A neurosurgeon, for example, is concerned with operations on the nervous system: the brain, spinal cord, spine, and nerves. Injuries to the brain through accidents are all too frequent; tumors of the brain and spinal cord, and congenital disorders, such as hydrocephalus, are other common problems. Technical advances that have been of particular benefit to neurosurgeons include cryosurgery and laser surgery, both of which may be used in highly specific operations on the brain.

An orthopedic surgeon deals with disorders of the bones and joints. Common operations include the correction of congenital defects, such as clubfoot or scoliosis (curvature of the spine), and the insertion of metal or plastic artificial joints, for example, in the hip. Treatment of fractures is important too, and usually involves returning broken bones to their correct position and fixing them there-using splints or traction until they have healed. Other orthopedic operations include the treatment of people with herniated disks, accident victims, and patients with bone cancer.

Urological surgeons deal with disorders affecting the urinary tract and male reproductive organs. Common problems include prostate disorders, kidney stones and kidney disease, and cancer of the kidneys, bladder, prostate, or testicles.

Obstetricians and gynecologists are concerned with pregnancy, childbirth, and female reproductive problems. Careful monitoring and prenatal care minimize obstetric difficulties. Common gynecological operations include D and C (dilatation of the cervix and cur-rettage of the uterus) for diagnostic or screening purposes, or for the removal of small growths (polyps) in the uterus; the removal of fibroids; removal of the uterus (hysterectomy); and surgery to treat cancer of the uterus or cervix.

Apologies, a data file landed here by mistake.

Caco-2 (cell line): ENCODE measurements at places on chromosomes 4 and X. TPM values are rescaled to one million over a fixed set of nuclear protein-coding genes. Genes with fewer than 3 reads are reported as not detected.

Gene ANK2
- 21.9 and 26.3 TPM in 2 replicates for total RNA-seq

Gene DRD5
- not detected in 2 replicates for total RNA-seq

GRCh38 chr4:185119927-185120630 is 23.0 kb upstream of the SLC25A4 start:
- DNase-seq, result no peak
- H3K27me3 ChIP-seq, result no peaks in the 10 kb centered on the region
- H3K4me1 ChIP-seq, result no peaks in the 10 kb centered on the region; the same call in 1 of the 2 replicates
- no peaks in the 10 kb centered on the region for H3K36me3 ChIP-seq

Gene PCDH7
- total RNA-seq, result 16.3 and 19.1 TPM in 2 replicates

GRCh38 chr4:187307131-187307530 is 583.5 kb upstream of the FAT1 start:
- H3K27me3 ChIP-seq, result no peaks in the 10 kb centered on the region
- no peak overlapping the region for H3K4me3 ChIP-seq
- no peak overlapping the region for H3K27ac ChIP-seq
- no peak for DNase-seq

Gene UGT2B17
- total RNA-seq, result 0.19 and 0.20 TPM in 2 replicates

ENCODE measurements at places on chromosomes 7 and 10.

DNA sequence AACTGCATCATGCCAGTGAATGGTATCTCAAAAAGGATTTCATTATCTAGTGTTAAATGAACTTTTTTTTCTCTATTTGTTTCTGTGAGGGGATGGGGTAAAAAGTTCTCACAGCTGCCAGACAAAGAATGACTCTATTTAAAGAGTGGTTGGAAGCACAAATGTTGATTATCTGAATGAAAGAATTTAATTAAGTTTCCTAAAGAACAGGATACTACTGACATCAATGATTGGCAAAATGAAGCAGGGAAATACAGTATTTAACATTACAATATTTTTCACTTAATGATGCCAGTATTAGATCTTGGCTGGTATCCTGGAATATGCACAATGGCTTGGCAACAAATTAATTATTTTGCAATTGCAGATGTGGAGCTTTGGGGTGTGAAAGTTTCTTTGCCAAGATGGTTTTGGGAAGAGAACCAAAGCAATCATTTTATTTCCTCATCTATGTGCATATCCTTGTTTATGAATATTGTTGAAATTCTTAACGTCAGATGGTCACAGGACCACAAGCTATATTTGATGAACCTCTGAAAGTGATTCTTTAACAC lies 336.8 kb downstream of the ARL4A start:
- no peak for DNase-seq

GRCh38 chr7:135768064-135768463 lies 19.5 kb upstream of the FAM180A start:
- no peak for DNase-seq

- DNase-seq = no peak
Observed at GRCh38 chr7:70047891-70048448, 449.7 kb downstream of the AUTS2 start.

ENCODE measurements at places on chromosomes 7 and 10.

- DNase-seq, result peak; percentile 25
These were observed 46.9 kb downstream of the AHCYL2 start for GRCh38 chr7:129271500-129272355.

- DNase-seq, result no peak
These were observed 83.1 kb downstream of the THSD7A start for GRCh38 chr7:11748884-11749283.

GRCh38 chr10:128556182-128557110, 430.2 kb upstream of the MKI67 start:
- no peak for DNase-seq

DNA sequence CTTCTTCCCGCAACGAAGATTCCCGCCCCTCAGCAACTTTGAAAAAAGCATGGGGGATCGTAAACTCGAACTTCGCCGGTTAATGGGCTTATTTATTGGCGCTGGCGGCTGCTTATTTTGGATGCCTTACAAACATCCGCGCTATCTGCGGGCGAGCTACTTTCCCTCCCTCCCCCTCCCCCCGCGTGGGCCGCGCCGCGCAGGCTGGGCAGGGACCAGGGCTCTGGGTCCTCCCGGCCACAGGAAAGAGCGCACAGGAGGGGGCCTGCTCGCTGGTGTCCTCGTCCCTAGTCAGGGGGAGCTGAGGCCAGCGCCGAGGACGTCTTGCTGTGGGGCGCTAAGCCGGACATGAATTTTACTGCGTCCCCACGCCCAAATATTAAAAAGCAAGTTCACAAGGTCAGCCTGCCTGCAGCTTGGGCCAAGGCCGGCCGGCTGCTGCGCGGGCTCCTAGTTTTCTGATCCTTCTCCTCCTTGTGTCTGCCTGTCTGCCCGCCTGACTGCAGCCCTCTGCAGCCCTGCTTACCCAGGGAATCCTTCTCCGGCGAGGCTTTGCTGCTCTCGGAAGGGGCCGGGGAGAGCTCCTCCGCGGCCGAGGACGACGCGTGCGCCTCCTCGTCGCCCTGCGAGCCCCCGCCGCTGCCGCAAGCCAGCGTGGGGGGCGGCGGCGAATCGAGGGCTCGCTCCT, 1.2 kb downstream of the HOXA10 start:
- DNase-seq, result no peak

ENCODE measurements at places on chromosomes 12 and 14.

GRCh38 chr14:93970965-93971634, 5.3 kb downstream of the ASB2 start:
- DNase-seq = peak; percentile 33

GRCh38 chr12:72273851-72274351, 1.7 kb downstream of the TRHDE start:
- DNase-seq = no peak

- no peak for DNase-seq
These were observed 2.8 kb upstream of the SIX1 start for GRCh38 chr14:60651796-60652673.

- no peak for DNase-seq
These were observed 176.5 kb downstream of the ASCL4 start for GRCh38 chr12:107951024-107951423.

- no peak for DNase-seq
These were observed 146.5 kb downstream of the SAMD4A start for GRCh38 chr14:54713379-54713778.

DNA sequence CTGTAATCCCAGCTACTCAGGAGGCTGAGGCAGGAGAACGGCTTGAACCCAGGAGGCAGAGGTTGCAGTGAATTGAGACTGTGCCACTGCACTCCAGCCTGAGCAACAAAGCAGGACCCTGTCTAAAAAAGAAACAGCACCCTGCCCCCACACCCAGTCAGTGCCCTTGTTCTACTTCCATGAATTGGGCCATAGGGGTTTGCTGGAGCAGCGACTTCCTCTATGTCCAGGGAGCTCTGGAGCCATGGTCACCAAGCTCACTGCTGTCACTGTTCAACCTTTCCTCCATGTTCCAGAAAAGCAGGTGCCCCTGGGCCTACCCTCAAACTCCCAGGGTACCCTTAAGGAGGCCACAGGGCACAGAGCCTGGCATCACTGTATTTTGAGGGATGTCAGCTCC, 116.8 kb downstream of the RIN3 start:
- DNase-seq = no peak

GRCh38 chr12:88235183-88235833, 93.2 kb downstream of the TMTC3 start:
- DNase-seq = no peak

The cardiac (heart) surgeon has derived particular benefit from technological advances, especially in the development of the heart-lung machine, which takes over the functions of the heart and lungs of a patient undergoing surgery so that the heart can be operated on while stopped; in the use of computers to aid monitoring; and in techniques that involve cooling the patient to slow down metabolism during an operation.

Transplant surgery involves the replacement of a diseased or failed organ (such as kidneys or the heart) with a healthy one, usually taken from a donor who has just died. By the early 1980’s, heart transplants were still comparatively rare, although there had been some remarkable successes. Kidneys and bone marrow can, however, be transplanted from a living donor. The chief difficulty in transplant surgery is ensuring that the new tissue is not rejected by the recipient, whose natural immune response to foreign tissue can be as acute as it is to agents that cause allergy or disease. This difficulty can be largely overcome by careful matching of the tissue types of donor and patient, and by using special drugs that suppress the patient’s immune response. (The use of these drugs is itself dangerous, however, in that the patient is thus left without any natural defenses against infection.)

Replacement (or “spare part”) surgery avoids the problem of rejection by using inert plastic or metal devices to replace or strengthen natural ones. Some arteries, veins, heart valves, and joints can be replaced with artificial equivalents. Replacement of limbs or parts of limbs has been possible for a long time, but the sophistication of artificial limbs has reached such a degree nowadays that it is possible to use the nervous impulses in the remaining portion of the damaged limb to control the battery-operated replacement (prosthesis).